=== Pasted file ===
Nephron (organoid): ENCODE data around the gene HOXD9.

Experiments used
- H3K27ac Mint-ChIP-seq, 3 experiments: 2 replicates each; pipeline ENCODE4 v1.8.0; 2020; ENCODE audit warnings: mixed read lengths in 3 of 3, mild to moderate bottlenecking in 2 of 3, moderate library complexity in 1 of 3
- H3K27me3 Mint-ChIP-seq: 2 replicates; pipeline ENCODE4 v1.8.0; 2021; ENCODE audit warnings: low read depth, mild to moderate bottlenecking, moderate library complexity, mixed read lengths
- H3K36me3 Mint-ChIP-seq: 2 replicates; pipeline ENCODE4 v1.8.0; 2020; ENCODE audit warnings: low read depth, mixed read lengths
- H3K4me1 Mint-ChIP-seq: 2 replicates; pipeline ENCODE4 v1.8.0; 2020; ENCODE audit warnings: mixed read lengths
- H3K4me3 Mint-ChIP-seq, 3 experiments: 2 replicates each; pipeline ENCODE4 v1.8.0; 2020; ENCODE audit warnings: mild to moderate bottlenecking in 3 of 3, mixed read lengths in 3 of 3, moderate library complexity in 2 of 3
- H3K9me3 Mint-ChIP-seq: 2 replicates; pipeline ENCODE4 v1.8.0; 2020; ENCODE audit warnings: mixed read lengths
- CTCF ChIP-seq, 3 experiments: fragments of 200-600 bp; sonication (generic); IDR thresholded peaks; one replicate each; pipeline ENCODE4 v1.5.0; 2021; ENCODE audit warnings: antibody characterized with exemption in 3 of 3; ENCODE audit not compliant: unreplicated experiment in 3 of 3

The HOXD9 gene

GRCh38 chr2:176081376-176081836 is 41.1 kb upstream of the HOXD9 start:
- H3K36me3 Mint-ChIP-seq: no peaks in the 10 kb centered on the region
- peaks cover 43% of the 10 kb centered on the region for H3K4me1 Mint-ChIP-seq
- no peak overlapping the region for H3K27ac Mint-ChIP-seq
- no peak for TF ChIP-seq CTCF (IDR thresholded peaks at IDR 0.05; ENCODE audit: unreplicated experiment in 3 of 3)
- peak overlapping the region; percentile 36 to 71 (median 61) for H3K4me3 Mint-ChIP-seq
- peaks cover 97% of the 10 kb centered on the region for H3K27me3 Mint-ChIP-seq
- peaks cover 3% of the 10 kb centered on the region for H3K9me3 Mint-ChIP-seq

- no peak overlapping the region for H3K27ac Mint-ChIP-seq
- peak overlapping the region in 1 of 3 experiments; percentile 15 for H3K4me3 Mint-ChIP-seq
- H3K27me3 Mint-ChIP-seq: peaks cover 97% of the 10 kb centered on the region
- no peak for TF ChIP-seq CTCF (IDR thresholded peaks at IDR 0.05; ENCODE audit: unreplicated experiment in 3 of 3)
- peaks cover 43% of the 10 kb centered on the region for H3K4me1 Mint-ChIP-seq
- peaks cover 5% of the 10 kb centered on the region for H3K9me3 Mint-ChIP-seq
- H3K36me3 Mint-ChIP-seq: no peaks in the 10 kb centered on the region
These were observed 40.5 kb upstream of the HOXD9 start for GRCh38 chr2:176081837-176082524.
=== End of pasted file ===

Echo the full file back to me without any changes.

Nephron (organoid): ENCODE data around the gene HOXD9.

Experiments used
- H3K27ac Mint-ChIP-seq, 3 experiments: 2 replicates each; pipeline ENCODE4 v1.8.0; 2020; ENCODE audit warnings: mixed read lengths in 3 of 3, mild to moderate bottlenecking in 2 of 3, moderate library complexity in 1 of 3
- H3K27me3 Mint-ChIP-seq: 2 replicates; pipeline ENCODE4 v1.8.0; 2021; ENCODE audit warnings: low read depth, mild to moderate bottlenecking, moderate library complexity, mixed read lengths
- H3K36me3 Mint-ChIP-seq: 2 replicates; pipeline ENCODE4 v1.8.0; 2020; ENCODE audit warnings: low read depth, mixed read lengths
- H3K4me1 Mint-ChIP-seq: 2 replicates; pipeline ENCODE4 v1.8.0; 2020; ENCODE audit warnings: mixed read lengths
- H3K4me3 Mint-ChIP-seq, 3 experiments: 2 replicates each; pipeline ENCODE4 v1.8.0; 2020; ENCODE audit warnings: mild to moderate bottlenecking in 3 of 3, mixed read lengths in 3 of 3, moderate library complexity in 2 of 3
- H3K9me3 Mint-ChIP-seq: 2 replicates; pipeline ENCODE4 v1.8.0; 2020; ENCODE audit warnings: mixed read lengths
- CTCF ChIP-seq, 3 experiments: fragments of 200-600 bp; sonication (generic); IDR thresholded peaks; one replicate each; pipeline ENCODE4 v1.5.0; 2021; ENCODE audit warnings: antibody characterized with exemption in 3 of 3; ENCODE audit not compliant: unreplicated experiment in 3 of 3

The HOXD9 gene

GRCh38 chr2:176081376-176081836 is 41.1 kb upstream of the HOXD9 start:
- H3K36me3 Mint-ChIP-seq: no peaks in the 10 kb centered on the region
- peaks cover 43% of the 10 kb centered on the region for H3K4me1 Mint-ChIP-seq
- no peak overlapping the region for H3K27ac Mint-ChIP-seq
- no peak for TF ChIP-seq CTCF (IDR thresholded peaks at IDR 0.05; ENCODE audit: unreplicated experiment in 3 of 3)
- peak overlapping the region; percentile 36 to 71 (median 61) for H3K4me3 Mint-ChIP-seq
- peaks cover 97% of the 10 kb centered on the region for H3K27me3 Mint-ChIP-seq
- peaks cover 3% of the 10 kb centered on the region for H3K9me3 Mint-ChIP-seq

- no peak overlapping the region for H3K27ac Mint-ChIP-seq
- peak overlapping the region in 1 of 3 experiments; percentile 15 for H3K4me3 Mint-ChIP-seq
- H3K27me3 Mint-ChIP-seq: peaks cover 97% of the 10 kb centered on the region
- no peak for TF ChIP-seq CTCF (IDR thresholded peaks at IDR 0.05; ENCODE audit: unreplicated experiment in 3 of 3)
- peaks cover 43% of the 10 kb centered on the region for H3K4me1 Mint-ChIP-seq
- peaks cover 5% of the 10 kb centered on the region for H3K9me3 Mint-ChIP-seq
- H3K36me3 Mint-ChIP-seq: no peaks in the 10 kb centered on the region
These were observed 40.5 kb upstream of the HOXD9 start for GRCh38 chr2:176081837-176082524.